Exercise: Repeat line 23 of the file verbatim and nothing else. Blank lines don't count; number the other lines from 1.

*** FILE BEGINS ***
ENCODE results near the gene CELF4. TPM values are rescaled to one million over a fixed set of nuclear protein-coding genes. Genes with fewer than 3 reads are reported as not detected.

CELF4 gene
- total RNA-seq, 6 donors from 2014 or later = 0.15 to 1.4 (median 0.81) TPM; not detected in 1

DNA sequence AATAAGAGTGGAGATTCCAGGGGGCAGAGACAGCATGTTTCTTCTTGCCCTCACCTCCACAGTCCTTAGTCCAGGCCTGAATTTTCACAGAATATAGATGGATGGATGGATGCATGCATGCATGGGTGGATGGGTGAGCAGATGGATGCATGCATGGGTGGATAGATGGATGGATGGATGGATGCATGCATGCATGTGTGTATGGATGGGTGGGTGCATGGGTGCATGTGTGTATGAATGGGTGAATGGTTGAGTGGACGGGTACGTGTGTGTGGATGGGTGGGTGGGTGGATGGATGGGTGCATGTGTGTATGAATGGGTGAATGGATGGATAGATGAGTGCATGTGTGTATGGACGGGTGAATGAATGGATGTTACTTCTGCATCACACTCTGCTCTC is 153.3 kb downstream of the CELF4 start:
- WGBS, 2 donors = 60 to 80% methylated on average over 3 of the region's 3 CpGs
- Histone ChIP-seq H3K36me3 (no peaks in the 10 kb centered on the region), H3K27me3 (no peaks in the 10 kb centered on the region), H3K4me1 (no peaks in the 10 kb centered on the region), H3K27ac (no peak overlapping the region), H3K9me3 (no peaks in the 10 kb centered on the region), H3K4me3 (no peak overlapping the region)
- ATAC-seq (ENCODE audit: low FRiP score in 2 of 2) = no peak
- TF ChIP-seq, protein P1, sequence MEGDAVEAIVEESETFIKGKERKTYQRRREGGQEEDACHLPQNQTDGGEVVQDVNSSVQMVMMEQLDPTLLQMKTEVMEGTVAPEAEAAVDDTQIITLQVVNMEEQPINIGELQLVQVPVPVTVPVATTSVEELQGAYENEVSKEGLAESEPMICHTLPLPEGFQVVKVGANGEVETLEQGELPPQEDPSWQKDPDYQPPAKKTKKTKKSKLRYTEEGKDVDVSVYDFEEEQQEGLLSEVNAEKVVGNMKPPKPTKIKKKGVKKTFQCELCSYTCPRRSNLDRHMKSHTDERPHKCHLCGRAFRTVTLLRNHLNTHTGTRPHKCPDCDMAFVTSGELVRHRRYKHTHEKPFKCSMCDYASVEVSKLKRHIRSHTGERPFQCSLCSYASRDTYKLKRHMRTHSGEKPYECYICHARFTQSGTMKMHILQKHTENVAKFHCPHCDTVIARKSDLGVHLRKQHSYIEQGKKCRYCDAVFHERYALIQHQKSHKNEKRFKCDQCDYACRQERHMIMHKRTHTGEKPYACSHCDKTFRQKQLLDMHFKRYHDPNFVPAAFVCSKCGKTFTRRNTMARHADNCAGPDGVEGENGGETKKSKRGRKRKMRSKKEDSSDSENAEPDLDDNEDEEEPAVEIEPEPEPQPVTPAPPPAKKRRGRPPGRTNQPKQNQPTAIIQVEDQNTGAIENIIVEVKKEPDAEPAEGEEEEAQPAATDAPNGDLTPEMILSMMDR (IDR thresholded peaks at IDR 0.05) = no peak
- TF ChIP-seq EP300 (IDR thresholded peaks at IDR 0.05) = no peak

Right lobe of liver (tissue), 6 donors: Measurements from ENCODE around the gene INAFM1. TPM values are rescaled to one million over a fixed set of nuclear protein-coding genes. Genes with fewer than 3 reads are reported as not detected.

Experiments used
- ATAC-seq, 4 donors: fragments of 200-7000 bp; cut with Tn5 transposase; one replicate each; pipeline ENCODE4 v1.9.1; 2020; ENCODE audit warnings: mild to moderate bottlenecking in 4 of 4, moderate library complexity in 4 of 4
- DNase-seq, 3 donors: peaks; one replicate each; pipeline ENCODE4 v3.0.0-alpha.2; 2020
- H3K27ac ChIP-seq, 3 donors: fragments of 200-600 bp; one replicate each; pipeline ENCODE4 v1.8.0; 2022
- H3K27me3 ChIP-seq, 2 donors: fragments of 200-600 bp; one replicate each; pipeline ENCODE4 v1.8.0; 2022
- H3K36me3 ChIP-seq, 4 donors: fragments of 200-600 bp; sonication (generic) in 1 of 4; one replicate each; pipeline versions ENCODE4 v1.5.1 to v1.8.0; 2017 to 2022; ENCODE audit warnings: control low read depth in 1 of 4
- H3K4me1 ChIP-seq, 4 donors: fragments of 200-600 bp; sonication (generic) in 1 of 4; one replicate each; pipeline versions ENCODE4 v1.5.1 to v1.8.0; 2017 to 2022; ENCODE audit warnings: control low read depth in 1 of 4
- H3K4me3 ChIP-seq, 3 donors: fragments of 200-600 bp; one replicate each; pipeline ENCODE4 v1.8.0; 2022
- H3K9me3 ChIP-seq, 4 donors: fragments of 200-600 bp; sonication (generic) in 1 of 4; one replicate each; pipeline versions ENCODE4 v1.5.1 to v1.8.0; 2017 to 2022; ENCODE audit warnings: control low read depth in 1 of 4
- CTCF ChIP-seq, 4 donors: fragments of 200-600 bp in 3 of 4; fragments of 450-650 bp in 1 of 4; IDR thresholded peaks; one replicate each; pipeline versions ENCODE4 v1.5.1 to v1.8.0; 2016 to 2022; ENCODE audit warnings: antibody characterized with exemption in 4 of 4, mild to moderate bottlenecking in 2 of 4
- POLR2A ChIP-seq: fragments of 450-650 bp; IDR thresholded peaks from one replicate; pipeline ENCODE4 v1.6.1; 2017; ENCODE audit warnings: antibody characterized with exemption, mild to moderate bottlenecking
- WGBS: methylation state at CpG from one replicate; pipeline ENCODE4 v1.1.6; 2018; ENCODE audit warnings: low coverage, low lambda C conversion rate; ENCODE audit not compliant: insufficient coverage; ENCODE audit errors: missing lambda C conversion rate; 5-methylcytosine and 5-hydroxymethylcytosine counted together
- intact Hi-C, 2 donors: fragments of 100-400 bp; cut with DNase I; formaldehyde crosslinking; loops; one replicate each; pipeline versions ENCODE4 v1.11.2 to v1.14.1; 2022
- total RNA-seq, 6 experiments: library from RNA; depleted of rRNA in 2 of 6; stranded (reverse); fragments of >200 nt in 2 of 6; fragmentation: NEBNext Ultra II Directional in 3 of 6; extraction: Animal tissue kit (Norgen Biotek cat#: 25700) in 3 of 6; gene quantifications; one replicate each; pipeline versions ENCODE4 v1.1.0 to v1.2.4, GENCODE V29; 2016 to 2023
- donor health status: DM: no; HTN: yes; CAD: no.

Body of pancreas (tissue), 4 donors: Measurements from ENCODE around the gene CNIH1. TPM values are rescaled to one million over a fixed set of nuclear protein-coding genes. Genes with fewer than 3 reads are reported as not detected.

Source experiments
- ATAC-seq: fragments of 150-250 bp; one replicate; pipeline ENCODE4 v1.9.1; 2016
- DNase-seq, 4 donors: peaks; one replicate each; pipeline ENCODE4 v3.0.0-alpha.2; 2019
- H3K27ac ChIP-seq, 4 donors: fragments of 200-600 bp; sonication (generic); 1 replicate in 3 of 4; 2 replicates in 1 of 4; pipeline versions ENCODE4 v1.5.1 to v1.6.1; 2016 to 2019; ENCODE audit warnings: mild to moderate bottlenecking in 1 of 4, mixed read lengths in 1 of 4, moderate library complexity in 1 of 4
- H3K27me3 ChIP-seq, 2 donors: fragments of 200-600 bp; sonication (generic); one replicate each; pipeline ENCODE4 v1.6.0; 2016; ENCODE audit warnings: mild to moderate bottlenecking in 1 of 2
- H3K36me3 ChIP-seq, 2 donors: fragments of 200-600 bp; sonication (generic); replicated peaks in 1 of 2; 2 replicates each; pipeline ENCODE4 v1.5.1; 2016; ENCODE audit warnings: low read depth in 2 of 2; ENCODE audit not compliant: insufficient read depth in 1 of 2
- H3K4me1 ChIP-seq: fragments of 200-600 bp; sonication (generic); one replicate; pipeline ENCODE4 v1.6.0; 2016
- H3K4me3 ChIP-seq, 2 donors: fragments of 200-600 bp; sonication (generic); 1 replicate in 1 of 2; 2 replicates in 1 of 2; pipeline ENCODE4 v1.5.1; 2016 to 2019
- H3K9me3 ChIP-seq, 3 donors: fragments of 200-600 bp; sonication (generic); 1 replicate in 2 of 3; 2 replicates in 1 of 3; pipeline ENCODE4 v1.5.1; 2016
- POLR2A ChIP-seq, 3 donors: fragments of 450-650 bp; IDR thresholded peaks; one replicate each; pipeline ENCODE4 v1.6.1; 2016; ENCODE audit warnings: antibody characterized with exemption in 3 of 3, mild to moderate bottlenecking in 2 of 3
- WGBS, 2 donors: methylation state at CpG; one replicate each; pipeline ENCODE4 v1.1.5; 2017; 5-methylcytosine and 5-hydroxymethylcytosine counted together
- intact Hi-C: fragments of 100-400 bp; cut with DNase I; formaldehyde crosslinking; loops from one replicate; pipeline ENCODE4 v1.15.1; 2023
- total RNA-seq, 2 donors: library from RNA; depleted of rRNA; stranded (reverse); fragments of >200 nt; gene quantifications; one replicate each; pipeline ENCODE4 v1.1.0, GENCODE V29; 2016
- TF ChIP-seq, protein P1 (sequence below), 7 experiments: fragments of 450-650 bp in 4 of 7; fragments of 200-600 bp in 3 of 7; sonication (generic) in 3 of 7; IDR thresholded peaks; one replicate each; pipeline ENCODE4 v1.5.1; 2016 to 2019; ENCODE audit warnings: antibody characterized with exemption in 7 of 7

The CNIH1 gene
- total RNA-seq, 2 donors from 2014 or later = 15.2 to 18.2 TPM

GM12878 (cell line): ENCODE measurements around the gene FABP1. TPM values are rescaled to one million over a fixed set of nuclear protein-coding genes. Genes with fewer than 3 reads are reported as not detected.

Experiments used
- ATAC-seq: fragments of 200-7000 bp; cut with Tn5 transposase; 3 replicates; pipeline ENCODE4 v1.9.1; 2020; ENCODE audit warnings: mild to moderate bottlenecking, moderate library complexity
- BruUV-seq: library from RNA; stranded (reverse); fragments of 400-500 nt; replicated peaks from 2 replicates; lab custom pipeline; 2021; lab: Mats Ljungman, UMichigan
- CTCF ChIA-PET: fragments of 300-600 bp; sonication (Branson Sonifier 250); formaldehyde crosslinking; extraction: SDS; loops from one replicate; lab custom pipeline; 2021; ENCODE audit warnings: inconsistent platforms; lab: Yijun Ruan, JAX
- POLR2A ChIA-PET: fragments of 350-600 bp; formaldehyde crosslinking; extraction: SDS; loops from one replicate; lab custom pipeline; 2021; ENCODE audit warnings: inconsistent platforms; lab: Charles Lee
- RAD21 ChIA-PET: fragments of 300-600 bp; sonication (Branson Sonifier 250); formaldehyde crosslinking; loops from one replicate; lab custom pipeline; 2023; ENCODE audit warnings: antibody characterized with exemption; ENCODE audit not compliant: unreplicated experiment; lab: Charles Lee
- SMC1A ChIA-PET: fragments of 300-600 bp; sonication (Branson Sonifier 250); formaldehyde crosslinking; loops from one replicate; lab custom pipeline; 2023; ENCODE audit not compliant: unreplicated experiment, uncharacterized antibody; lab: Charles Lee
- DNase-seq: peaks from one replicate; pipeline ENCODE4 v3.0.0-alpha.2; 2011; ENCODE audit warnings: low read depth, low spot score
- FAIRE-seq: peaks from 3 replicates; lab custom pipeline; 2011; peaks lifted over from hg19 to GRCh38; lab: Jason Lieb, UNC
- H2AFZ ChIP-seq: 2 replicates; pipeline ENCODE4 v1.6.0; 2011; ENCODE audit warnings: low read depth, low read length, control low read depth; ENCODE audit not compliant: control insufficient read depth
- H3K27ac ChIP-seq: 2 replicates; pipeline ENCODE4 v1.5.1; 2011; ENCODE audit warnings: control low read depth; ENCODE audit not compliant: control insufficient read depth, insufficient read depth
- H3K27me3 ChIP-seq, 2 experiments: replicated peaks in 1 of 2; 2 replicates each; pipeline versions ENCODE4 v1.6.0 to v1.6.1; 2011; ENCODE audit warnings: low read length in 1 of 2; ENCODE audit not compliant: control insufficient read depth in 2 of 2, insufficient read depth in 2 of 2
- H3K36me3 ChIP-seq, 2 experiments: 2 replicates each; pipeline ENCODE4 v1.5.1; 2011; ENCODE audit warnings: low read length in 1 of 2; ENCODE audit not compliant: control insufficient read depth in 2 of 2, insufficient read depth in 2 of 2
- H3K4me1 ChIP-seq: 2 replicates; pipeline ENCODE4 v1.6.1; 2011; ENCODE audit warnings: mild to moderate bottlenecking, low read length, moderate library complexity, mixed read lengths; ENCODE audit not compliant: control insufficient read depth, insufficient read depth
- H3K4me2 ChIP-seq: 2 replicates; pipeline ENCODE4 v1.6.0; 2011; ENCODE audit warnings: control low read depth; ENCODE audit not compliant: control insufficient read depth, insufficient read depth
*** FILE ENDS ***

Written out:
- intact Hi-C, 2 donors: fragments of 100-400 bp; cut with DNase I; formaldehyde crosslinking; loops; one replicate each; pipeline versions ENCODE4 v1.11.2 to v1.14.1; 2022